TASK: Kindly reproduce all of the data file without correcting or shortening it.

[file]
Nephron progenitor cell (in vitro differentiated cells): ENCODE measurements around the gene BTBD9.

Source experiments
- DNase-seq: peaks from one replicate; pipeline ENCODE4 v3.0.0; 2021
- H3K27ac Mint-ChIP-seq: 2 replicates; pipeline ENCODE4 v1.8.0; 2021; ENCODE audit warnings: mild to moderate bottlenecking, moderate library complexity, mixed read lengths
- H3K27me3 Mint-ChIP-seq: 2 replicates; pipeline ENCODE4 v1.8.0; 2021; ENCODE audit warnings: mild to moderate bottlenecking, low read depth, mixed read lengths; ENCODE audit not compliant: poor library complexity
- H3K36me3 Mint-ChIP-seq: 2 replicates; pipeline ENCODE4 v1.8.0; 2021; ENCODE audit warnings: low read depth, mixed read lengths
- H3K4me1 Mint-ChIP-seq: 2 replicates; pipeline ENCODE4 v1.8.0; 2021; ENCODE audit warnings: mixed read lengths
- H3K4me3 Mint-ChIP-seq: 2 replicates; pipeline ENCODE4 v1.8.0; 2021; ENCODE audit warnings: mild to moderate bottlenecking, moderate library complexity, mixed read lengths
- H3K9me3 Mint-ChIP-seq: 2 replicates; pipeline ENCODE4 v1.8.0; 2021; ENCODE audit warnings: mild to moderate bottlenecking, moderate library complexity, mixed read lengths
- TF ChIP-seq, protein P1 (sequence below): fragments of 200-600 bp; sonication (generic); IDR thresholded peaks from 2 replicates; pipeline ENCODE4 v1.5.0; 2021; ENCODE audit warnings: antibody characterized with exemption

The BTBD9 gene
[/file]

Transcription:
Nephron progenitor cell (in vitro differentiated cells): ENCODE measurements around the gene BTBD9.

Source experiments
- DNase-seq: peaks from one replicate; pipeline ENCODE4 v3.0.0; 2021
- H3K27ac Mint-ChIP-seq: 2 replicates; pipeline ENCODE4 v1.8.0; 2021; ENCODE audit warnings: mild to moderate bottlenecking, moderate library complexity, mixed read lengths
- H3K27me3 Mint-ChIP-seq: 2 replicates; pipeline ENCODE4 v1.8.0; 2021; ENCODE audit warnings: mild to moderate bottlenecking, low read depth, mixed read lengths; ENCODE audit not compliant: poor library complexity
- H3K36me3 Mint-ChIP-seq: 2 replicates; pipeline ENCODE4 v1.8.0; 2021; ENCODE audit warnings: low read depth, mixed read lengths
- H3K4me1 Mint-ChIP-seq: 2 replicates; pipeline ENCODE4 v1.8.0; 2021; ENCODE audit warnings: mixed read lengths
- H3K4me3 Mint-ChIP-seq: 2 replicates; pipeline ENCODE4 v1.8.0; 2021; ENCODE audit warnings: mild to moderate bottlenecking, moderate library complexity, mixed read lengths
- H3K9me3 Mint-ChIP-seq: 2 replicates; pipeline ENCODE4 v1.8.0; 2021; ENCODE audit warnings: mild to moderate bottlenecking, moderate library complexity, mixed read lengths
- TF ChIP-seq, protein P1 (sequence below): fragments of 200-600 bp; sonication (generic); IDR thresholded peaks from 2 replicates; pipeline ENCODE4 v1.5.0; 2021; ENCODE audit warnings: antibody characterized with exemption

The BTBD9 gene